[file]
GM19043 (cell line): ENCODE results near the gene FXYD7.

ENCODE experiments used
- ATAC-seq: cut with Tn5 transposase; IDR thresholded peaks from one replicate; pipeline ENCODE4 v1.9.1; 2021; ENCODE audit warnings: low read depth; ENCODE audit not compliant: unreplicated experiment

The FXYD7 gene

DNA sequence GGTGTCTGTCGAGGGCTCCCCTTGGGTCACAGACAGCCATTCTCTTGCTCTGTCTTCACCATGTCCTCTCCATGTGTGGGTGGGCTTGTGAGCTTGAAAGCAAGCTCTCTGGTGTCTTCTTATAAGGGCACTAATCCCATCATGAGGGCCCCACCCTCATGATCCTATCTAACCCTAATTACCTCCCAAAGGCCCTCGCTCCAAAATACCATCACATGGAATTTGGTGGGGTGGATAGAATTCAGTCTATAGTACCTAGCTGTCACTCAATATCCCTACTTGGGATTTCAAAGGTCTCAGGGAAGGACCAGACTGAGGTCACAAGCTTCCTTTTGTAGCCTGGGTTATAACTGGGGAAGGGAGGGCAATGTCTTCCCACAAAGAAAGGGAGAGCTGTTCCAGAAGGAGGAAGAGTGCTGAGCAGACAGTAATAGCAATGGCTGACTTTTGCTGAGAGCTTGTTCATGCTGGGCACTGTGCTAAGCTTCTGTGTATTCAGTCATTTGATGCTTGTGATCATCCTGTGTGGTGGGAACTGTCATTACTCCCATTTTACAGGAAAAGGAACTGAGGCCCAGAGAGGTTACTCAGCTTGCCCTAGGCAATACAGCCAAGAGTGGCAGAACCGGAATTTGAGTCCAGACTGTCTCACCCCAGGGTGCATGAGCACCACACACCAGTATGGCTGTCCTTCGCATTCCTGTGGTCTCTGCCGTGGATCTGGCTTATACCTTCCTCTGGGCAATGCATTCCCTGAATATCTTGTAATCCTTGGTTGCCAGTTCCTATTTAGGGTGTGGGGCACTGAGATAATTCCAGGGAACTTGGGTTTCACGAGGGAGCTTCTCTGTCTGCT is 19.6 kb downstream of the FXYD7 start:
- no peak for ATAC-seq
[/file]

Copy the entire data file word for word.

GM19043 (cell line): ENCODE results near the gene FXYD7.

ENCODE experiments used
- ATAC-seq: cut with Tn5 transposase; IDR thresholded peaks from one replicate; pipeline ENCODE4 v1.9.1; 2021; ENCODE audit warnings: low read depth; ENCODE audit not compliant: unreplicated experiment

The FXYD7 gene

DNA sequence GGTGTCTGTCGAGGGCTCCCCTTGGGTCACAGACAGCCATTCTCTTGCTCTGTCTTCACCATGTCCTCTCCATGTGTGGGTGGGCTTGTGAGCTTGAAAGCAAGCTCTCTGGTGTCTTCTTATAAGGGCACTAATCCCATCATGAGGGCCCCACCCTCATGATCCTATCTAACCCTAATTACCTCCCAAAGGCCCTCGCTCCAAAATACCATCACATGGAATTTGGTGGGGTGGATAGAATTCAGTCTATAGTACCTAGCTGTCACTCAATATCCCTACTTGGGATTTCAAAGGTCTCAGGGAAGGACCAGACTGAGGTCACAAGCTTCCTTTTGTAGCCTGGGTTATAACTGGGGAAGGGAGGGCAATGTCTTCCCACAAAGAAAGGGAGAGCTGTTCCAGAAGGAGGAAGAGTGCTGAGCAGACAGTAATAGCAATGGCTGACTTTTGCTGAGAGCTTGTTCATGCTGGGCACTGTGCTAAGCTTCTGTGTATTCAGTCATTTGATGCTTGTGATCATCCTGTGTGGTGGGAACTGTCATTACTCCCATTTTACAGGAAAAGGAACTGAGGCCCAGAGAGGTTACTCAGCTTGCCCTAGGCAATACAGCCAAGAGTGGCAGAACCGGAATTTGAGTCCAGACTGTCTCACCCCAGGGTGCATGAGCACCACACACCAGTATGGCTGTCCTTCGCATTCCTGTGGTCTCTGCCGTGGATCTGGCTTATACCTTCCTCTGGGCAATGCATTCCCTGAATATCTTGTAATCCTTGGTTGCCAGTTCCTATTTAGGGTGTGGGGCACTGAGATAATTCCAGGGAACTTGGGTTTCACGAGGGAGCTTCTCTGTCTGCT is 19.6 kb downstream of the FXYD7 start:
- no peak for ATAC-seq